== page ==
Corporate & Business Law

Corporate & Business Law

Corporate & Business Law

We have extensive experience with business start-ups, expansions, reorganizations, family succession or


Incorporations We can do these quickly and efficiently, at a reasonable cost.  We have standard share structures which can save you money in the long run if your business is successful, as they should not have to be amended in order to add new classes of shares.

One of the decisions to be made at the outset is whether you wish to have the corporation incorporated with a specific name, or with just a number.  If a name is desired, we can search that name to see if it will conflict with any other registrations.  For certain corporations, a number alone is sufficient, or you can incorporate with a number, and file a business name registration for the corporation.

If you are incorporating with a partner, such that there will be more than one shareholder other than a spouse, it is important that a shareholder agreement be entered into in order to structure the relationship in terms of the expectations of each shareholder.  If a shareholder agreement is not entered into, then the relationship is governed entirely by the Business Corporations Act, which could result in a deadlock, and ultimately cause the business to fail.  We have extensive experience with drafting shareholder agreements for small and medium sized companies.

Purchase and Sale of Business

When considering either the purchase or a sale of a business, the first issue is whether it will be an asset sale, or if the business is incorporated, a share sale.  The seller typically wants to have it structured as a share sale, as this will be more tax efficient for the seller.  For the buyer, an asset sale is generally favoured, as the buyer may not want to inherit liabilities from the seller’s corporation, or the buyer may want the assets being purchased to have a different tax value than what the seller has.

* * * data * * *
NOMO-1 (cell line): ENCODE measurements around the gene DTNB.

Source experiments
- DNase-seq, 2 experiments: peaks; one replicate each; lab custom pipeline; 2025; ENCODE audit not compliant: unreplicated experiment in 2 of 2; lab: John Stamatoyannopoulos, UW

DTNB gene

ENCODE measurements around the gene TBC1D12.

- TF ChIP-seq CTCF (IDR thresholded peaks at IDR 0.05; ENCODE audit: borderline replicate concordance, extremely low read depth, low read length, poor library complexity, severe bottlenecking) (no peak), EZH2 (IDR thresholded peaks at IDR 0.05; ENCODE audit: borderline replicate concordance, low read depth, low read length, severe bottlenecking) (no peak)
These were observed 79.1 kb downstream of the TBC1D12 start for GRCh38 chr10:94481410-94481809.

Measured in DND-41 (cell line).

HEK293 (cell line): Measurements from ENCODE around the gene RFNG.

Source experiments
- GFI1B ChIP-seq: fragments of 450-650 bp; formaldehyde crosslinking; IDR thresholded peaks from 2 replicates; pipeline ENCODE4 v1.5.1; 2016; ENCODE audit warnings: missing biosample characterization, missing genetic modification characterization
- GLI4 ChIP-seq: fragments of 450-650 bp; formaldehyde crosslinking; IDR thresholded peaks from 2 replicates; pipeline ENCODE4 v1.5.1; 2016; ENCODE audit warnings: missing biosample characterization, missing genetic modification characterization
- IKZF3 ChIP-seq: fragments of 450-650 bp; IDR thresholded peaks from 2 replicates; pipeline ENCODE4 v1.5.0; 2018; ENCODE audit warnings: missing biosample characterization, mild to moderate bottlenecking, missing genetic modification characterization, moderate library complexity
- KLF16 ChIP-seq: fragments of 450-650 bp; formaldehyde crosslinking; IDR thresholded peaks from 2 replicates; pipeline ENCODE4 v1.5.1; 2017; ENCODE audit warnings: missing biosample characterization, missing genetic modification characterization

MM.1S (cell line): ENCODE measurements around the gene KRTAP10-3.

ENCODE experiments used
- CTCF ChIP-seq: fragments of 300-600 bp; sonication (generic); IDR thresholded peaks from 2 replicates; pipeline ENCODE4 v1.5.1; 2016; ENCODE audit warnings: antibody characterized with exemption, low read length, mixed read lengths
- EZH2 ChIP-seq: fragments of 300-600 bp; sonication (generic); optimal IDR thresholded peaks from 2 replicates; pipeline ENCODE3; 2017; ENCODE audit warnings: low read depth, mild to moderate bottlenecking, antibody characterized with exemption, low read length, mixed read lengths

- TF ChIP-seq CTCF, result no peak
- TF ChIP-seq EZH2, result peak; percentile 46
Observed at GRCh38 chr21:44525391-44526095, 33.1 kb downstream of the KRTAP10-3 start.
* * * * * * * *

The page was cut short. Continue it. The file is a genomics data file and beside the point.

It is important to engage a lawyer early in the process, and preferably at the initial stage which normally is the negotiation of a non-binding letter of intent, which sets forth the basic business deal between the buyer and the seller.

A letter of intent will also provide for a due diligence period, which is typically 30 to 60 days, during which the buyer after having signed a confidentiality agreement, is given the opportunity to do financial and legal due diligence, and the importance of this from the standpoint of the buyer cannot be over-stated.  Depending on the results of the due diligence, the buyer may in fact walk away, or there can be a price re-negotiation.  At the same time, the buyer is usually in the process of confirming the financing, and a formal asset or share purchase agreement is negotiated, in which the seller makes representations to the buyer, such as the liabilities of the entity being sold.  There may also be non-competition and non-solicitation covenants included in the sale agreement, which need to be carefully drafted in order to make them enforceable.

If it is a sale of shares in a corporation, from the standpoint of the buyer, it is usually preferable for tax reasons to have the seller’s shares redeemed by the corporation.  We have over twenty years of experience with the sale and financing of businesses, and will make the deal happen in the time frame that meets the buyer’s and seller’s needs.